Total Home Currency 2018 (millions)

$213,493

£50,071

€13,677

$13,545

N/A

N/A

Total in May 2016 £ millions

146,992

50,071

10,673

7,212

7,356

222,305

Extra Paid £ millions

£12,952

£0

£1,430

£619

N/A

15,000

 

Extra Costs by SITC Category (£ millions):

 

Invoicing Currency

SITC Category

US Dollar

Euro

Canadian Dollar

All others

Total cost (£m)

Food and live animals

506

138

5

N/A

650

Beverages and tobacco

23

19

0

N/A

42

Crude materials, inedible, except fuels

276

26

9

N/A

311

Mineral fuels, lubricants and related materials

2887

9

0

N/A

2896

Animal and vegetable oils, fats and waxes

33

1

0

N/A

35

Chemicals and related products, not elsewhere specified

726

195

2

N/A

924

Manufactured goods classified chiefly by material

1313

162

2

N/A

1477

Machinery and transport equipment

3780

650

23

N/A

4453

Miscellaneous manufactured articles

2043

230

10

N/A

2283

Commodities and transactions not classified elsewhere in the SITC

1372

3

558

N/A

1933

Total

12952

1430

619

N/A

15004

Source for Government being forced to correct their figures:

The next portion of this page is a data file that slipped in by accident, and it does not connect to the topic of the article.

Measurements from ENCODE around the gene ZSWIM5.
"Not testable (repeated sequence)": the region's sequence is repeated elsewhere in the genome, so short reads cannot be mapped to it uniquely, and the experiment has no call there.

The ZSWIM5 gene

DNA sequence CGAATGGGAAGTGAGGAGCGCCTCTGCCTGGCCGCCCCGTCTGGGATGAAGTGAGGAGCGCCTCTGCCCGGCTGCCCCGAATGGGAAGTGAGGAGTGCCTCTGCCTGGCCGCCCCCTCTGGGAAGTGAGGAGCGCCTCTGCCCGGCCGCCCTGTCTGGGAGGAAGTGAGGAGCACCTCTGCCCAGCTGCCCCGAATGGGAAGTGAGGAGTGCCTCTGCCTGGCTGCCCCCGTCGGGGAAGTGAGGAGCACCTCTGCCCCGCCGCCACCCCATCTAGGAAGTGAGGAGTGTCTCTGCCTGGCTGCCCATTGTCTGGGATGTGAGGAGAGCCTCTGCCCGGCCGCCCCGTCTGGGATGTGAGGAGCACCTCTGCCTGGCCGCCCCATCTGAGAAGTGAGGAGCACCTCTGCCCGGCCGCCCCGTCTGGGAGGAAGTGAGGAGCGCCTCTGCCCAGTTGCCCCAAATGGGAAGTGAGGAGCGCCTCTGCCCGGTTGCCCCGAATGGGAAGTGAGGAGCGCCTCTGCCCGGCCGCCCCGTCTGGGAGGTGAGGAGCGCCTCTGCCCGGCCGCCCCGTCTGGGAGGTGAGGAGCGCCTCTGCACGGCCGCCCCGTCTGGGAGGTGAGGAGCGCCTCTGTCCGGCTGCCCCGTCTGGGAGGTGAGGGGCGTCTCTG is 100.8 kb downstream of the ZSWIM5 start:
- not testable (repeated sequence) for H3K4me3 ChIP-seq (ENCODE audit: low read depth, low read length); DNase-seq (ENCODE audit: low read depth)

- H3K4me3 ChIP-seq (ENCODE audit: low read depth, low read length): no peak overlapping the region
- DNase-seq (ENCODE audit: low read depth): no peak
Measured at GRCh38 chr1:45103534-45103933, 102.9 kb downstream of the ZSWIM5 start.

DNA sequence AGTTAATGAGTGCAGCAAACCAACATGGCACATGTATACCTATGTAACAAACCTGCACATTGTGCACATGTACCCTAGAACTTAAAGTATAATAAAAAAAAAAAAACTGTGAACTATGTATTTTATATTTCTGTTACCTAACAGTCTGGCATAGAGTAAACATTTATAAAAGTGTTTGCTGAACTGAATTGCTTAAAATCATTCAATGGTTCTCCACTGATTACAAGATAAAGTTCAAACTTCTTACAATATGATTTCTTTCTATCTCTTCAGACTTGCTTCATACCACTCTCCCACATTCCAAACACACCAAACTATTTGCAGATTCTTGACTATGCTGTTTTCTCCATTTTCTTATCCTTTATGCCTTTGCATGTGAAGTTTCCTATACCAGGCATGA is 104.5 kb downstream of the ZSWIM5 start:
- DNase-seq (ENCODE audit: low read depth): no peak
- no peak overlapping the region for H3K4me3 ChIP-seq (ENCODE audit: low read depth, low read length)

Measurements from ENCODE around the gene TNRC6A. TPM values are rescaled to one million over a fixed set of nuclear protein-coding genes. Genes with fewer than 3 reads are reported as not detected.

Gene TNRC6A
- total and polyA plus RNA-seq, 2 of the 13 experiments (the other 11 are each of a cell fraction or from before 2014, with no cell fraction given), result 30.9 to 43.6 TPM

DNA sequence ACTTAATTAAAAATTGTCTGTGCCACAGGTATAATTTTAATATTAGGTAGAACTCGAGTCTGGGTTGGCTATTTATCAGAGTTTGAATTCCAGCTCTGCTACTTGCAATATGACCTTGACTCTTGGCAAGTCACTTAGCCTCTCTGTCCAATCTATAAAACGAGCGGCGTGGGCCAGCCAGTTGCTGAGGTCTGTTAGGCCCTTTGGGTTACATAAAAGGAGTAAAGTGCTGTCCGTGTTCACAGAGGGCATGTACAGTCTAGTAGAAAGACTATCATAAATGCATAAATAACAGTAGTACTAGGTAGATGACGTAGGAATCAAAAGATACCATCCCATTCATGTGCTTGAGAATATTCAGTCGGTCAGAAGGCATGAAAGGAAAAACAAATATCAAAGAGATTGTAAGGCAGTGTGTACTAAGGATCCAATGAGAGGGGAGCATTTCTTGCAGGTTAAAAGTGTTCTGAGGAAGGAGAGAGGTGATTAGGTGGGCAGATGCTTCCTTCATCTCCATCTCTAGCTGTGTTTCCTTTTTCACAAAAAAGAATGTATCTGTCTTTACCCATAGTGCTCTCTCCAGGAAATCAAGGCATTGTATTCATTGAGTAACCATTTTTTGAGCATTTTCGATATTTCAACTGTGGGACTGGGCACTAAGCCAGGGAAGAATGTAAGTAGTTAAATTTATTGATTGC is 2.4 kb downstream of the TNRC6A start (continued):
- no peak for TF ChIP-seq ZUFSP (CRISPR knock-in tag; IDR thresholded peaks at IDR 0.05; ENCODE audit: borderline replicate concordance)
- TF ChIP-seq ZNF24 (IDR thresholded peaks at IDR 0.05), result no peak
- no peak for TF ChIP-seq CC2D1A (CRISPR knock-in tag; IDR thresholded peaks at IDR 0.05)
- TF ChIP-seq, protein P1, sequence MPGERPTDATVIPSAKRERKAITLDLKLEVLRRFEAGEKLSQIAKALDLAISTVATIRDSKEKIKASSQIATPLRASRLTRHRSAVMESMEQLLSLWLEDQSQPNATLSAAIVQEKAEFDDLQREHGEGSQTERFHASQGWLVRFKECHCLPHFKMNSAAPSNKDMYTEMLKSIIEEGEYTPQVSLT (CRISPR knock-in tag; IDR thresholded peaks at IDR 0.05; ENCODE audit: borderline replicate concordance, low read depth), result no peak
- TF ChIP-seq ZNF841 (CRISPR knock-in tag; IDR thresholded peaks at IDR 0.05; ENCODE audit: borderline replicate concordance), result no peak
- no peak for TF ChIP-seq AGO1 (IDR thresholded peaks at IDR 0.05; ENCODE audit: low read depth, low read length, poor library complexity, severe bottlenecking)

Politics Home

 

Sources for examples:

Computers:

As an illustrative example the cheapest MacBook now costs £1,249 from the mac store (link), and $1,299 in the US store (link). In early 2016 a similar model, which also cost $1,299 in the US store at the time, was available for £1,049 (link). So prices have increased by £200, or 19%.

Wine:

Wine in general became more expensive following the vote to leave the European Union. Wine is, of course, imported from Europe, but also from the US and Australia, against whose currencies the pound has also fallen.

The ONS says a glass of wine was, on average £3.60 in June 2016, but now it is 30p more expensive at £3.90, and increase of more than 8% (link).

Coffee:

Like many of the things we import, coffee is usually paid for in dollars on the global market. When the pound fell against other currencies, prices for goods like coffee went up.

According to the ONS, the average price of 227g of filter coffee was £2.77 in June 2016. Now it has increased by 39p to £3.06, a 10.4% increase (link)

Similarly, the average price of 100g of instant coffee was £2.66 in June 2016, but is now £2.97. The 31p increase represents a rise of 11.7%.

Bananas:

Again, bananas are usually paid for in dollars on the global market. According to the ONS, the average price of a kilo of bananas was 85p in June 2016, but has increased by 9p to 94p, an increase of 10.6% (link).

Energy bills:

A study from UCL found that consumers paid on average £75 more for their energy in the year following the referendum result, due to the depreciation of the pound (link). It found that wholesale electricity prices went up 18% in that year, whilst wholesale gas prices went up 16%.